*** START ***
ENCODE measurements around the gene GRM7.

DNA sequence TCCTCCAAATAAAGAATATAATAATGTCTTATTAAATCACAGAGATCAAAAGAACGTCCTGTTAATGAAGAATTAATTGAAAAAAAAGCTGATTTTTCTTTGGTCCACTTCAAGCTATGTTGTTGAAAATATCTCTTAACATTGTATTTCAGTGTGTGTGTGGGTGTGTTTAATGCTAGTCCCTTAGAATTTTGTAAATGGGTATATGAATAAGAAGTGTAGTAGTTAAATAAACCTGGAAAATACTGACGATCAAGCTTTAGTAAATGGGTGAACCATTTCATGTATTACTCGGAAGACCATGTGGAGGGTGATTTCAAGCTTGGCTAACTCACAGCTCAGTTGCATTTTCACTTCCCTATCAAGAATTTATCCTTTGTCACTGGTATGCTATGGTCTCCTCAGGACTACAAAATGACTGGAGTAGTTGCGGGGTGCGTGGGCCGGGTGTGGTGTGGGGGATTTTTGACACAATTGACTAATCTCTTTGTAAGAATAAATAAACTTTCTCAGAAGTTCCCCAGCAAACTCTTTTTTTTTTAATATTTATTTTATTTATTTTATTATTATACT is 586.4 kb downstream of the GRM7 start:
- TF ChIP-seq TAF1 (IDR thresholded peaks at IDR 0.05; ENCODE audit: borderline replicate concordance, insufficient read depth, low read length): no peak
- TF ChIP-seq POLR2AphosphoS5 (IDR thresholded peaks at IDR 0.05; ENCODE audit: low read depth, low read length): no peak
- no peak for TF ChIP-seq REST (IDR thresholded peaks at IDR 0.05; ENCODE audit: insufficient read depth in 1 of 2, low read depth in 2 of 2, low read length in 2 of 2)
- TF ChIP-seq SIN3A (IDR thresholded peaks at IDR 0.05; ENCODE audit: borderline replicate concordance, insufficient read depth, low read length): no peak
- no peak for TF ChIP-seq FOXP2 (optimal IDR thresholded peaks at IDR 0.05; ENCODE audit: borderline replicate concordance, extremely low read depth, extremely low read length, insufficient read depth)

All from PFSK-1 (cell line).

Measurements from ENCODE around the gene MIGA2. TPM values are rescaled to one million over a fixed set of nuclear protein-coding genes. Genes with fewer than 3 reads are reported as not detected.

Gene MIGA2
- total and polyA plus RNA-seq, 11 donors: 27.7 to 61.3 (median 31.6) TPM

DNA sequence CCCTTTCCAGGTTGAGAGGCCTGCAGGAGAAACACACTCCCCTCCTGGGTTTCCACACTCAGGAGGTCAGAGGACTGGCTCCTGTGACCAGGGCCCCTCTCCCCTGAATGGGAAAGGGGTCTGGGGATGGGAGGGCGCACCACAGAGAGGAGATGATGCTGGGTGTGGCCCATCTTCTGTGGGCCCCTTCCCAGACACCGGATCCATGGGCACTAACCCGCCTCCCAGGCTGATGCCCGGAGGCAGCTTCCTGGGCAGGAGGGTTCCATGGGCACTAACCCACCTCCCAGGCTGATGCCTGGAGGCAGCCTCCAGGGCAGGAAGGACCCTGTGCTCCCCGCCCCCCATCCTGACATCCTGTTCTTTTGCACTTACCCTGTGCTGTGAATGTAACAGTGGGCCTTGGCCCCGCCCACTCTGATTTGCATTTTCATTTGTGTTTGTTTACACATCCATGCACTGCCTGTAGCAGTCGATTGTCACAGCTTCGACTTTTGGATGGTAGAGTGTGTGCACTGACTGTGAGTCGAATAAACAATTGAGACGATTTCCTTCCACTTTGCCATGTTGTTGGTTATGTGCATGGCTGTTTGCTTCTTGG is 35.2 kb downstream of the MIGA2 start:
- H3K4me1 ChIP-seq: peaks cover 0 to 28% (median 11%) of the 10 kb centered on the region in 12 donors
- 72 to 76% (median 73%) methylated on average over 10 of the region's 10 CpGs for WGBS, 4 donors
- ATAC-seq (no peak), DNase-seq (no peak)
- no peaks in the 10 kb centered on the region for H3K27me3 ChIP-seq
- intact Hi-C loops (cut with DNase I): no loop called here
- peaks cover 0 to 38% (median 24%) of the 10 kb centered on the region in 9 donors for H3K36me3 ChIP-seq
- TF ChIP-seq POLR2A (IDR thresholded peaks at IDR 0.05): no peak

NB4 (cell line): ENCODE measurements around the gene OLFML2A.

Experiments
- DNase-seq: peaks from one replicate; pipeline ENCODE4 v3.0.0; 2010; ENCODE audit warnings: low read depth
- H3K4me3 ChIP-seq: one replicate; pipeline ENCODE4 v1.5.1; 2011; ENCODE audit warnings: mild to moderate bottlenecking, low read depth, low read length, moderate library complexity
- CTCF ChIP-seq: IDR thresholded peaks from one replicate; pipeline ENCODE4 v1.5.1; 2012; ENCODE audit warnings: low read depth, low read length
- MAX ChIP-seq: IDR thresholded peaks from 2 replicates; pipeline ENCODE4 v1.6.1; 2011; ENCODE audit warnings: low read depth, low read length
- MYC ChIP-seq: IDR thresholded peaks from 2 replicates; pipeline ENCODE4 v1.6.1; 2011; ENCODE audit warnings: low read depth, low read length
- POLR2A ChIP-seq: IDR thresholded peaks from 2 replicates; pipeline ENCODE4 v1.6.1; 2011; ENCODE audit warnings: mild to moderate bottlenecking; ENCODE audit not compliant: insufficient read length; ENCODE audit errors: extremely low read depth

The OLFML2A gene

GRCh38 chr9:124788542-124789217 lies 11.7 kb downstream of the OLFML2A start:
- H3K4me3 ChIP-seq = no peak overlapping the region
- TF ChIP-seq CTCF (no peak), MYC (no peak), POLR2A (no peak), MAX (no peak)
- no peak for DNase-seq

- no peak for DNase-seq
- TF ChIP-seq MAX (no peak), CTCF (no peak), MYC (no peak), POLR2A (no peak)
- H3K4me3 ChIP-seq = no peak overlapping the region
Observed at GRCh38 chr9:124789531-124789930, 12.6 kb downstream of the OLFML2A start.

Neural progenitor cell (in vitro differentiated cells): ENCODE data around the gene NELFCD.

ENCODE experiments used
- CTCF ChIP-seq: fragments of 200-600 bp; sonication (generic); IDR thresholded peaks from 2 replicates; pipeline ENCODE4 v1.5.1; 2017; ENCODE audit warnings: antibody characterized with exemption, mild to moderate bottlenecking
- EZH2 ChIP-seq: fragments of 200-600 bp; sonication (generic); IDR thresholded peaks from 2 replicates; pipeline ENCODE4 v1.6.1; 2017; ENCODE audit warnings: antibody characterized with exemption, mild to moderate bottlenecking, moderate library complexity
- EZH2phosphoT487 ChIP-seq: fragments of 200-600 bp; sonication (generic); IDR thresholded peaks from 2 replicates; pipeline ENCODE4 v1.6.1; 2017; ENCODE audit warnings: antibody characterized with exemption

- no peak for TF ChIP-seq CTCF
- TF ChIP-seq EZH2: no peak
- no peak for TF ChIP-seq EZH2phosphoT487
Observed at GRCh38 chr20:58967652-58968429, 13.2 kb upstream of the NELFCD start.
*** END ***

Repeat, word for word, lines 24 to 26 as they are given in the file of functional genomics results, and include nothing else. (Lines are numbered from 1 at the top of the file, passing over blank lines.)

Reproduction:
- CTCF ChIP-seq: IDR thresholded peaks from one replicate; pipeline ENCODE4 v1.5.1; 2012; ENCODE audit warnings: low read depth, low read length
- MAX ChIP-seq: IDR thresholded peaks from 2 replicates; pipeline ENCODE4 v1.6.1; 2011; ENCODE audit warnings: low read depth, low read length
- MYC ChIP-seq: IDR thresholded peaks from 2 replicates; pipeline ENCODE4 v1.6.1; 2011; ENCODE audit warnings: low read depth, low read length